In the founding of our country, American Revolutionaries – some of whom our citizens still love and revere, such as Alexander Hamilton and Thomas Jefferson – clashed in the papers, the courtrooms, and the Constitutional Convention, over the level to which the Federal Government should have control. The controversy resided in deciding between a strong central power and giving individual states more power. This debate continues today, as it pertains to our society’s business and education.
The Federal Government should set expectations and guidelines to which the states must adhere to and then interpret into whatever they like, so long as they follow the guidelines.
Teachers commented on what their stance was.
“I believe it’s important that, regardless of what state that you’re in, that you receive some type of education; that it’s across the board the same, especially if you’re going to a college that is in a different state. We want you to be able to feel equally as prepared for college,” social science teacher, Allison Williams asserted.
She continued to maintain that there is a strong need for state-to-state regulations on education, but the federal government should streamline certain aspects of education systems across the states in order to maintain unity without uniformity.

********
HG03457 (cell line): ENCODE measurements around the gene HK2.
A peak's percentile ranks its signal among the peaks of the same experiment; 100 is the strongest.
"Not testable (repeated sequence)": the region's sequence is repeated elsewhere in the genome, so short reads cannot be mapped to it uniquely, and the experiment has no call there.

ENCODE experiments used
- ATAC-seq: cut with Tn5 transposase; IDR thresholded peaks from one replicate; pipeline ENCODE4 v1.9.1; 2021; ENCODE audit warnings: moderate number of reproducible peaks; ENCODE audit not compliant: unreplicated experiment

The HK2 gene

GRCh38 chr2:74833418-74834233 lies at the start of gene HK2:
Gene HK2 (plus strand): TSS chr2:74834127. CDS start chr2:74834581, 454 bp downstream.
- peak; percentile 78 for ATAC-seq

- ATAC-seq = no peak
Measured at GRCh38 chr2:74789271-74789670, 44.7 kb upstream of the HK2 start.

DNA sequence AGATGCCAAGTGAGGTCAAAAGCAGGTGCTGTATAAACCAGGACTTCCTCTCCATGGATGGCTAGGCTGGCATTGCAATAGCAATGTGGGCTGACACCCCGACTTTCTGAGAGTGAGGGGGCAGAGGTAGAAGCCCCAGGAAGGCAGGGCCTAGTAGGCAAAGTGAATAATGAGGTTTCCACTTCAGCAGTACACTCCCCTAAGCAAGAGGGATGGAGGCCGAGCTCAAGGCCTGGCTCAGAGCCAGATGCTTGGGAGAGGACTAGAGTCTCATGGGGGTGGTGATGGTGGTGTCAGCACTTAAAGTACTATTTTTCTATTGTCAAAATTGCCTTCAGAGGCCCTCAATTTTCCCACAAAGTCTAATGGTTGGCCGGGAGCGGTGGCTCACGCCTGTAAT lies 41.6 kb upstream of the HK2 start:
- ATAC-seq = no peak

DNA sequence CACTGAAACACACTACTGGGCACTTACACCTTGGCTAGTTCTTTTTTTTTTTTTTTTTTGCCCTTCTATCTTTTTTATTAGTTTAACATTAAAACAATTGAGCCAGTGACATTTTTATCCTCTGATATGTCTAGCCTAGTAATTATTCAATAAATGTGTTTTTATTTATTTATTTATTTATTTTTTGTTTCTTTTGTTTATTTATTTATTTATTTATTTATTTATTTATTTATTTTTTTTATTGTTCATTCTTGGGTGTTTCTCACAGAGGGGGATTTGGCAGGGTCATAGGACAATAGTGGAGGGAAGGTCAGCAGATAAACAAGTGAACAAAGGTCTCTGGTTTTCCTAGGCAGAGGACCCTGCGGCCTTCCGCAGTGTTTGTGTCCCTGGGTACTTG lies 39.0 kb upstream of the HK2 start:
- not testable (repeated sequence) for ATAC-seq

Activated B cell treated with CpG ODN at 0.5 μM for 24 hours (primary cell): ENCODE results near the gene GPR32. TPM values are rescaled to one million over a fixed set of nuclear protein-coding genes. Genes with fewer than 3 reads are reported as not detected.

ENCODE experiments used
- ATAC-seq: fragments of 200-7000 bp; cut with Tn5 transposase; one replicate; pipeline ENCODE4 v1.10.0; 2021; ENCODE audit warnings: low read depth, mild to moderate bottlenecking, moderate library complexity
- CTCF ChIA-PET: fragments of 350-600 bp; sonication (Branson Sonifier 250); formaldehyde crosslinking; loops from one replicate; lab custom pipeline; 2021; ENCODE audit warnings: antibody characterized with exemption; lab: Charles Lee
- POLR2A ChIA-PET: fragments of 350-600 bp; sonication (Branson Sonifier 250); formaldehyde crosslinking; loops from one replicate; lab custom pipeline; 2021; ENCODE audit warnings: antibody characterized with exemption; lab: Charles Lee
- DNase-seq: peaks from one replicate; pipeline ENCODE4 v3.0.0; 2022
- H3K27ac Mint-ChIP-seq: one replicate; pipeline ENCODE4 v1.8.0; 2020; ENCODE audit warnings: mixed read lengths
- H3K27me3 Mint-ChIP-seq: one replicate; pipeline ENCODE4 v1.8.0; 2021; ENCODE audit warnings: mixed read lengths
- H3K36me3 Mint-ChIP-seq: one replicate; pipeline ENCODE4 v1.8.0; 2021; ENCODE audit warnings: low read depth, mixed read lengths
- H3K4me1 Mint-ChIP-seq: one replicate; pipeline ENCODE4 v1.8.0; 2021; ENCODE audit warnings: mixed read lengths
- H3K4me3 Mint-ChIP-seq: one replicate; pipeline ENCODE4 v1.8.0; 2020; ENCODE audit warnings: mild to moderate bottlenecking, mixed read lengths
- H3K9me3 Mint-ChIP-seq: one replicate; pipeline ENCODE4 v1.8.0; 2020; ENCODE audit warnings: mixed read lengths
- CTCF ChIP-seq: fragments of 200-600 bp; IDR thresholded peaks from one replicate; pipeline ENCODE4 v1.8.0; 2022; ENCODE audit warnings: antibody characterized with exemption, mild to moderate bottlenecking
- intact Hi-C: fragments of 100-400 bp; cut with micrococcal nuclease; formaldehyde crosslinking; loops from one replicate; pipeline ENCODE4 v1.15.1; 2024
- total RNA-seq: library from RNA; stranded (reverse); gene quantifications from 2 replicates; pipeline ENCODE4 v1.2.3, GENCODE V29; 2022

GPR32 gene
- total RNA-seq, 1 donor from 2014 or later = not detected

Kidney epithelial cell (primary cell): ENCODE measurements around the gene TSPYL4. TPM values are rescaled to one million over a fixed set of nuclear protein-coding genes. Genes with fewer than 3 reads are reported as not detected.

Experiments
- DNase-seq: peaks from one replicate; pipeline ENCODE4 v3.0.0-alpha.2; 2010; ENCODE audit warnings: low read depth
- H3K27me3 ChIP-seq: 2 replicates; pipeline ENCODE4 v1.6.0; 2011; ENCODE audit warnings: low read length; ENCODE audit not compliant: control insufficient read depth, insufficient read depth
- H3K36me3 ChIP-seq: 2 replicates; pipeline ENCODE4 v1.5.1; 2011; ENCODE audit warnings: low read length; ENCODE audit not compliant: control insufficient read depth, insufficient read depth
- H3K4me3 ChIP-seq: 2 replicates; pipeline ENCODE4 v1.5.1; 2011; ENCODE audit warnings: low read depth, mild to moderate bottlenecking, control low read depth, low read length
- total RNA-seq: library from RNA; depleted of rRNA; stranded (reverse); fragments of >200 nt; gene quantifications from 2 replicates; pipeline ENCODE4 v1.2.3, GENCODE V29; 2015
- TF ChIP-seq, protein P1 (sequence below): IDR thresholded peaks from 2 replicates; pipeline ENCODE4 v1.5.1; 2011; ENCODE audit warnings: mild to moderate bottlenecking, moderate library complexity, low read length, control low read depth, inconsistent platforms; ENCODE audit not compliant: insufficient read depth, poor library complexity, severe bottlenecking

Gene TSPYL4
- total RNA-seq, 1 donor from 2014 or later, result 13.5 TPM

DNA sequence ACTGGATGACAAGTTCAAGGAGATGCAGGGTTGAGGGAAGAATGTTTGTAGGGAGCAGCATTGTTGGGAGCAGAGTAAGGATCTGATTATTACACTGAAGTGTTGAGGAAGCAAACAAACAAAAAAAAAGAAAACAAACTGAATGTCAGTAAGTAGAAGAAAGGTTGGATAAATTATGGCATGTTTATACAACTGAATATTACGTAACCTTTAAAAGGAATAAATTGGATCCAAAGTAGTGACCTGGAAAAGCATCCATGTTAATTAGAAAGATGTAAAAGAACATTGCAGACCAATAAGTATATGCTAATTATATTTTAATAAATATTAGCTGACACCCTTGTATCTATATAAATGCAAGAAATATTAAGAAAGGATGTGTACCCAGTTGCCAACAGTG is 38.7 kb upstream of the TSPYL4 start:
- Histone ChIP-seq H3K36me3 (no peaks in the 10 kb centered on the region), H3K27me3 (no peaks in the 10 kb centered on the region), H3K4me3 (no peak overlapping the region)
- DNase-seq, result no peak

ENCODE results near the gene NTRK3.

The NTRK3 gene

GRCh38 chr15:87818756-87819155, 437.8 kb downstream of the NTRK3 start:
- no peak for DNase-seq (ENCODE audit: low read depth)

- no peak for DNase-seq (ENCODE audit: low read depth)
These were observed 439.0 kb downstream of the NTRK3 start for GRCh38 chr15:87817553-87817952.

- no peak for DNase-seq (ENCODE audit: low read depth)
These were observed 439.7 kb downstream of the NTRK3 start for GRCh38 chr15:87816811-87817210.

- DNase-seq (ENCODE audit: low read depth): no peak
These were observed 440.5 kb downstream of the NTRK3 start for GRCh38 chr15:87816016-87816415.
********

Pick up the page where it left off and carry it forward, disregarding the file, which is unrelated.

Senior Jake Nipper gave his stance on the matter.
“Each state, if left to their own devices, could vary. One state could have a very high standard of education with a very high high school and college graduation rate, while other states could have issues with non-education, people dropping out, literacy rates going down, and we don’t want that, so I believe that there should be a national standard,” Nipper said.
Vice principal Bill Lord gave a great summary on how he believes that Federal and State Governments should interact.
“I think the Federal Government should provide an overall outline, roadmap, framework for the states as far as expectations, as far as a standardized curriculum and benchmarks.
He continued to assert his concern regarding education without the checks and balances that the federal government provides on the issue.
“I would be wary of some states deciding on what to teach and what not to teach if there was no federal oversight,” Lord stated.
There are hundreds of factors that play into the formation of a unified, standardized curriculum. There is potential for a lack of unity on behalf of state legislature in deciding what should be included in their curriculum.
“Imagine if all fifty states decided which sciences are most important?” Lord posed.
With national science standards, school boards should go to the teachers themselves and ask how they interpret these teaching standards. This allows for an overall unification of curriculum throughout the states and, therefore, our country as a whole.
It seemed imperative to ask the faculty their opinion, regarding whether or not the federal government be involved in the maintenance, regulation, and progression of business as opposed to leaving companies to their own devices in a “laissez faire-esque” style.
Advanced Placement United States History (APUSH) teacher Leif Peterson supports federal involvement in regards to business.
“There’s a degree to which the federal government can regulate the economy and help as need be. But primarily I would say that laissez-faire and full-on capitalism should be encouraged,” Peterson offered.
When discussing the issue with Williams, she asserted that businesses cannot do whatever they please, as there are human costs to it.